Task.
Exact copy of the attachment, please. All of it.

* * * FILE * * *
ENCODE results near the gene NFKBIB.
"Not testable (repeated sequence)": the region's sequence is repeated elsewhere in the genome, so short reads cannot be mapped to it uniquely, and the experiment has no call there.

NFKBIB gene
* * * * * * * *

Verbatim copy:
ENCODE results near the gene NFKBIB.
"Not testable (repeated sequence)": the region's sequence is repeated elsewhere in the genome, so short reads cannot be mapped to it uniquely, and the experiment has no call there.

NFKBIB gene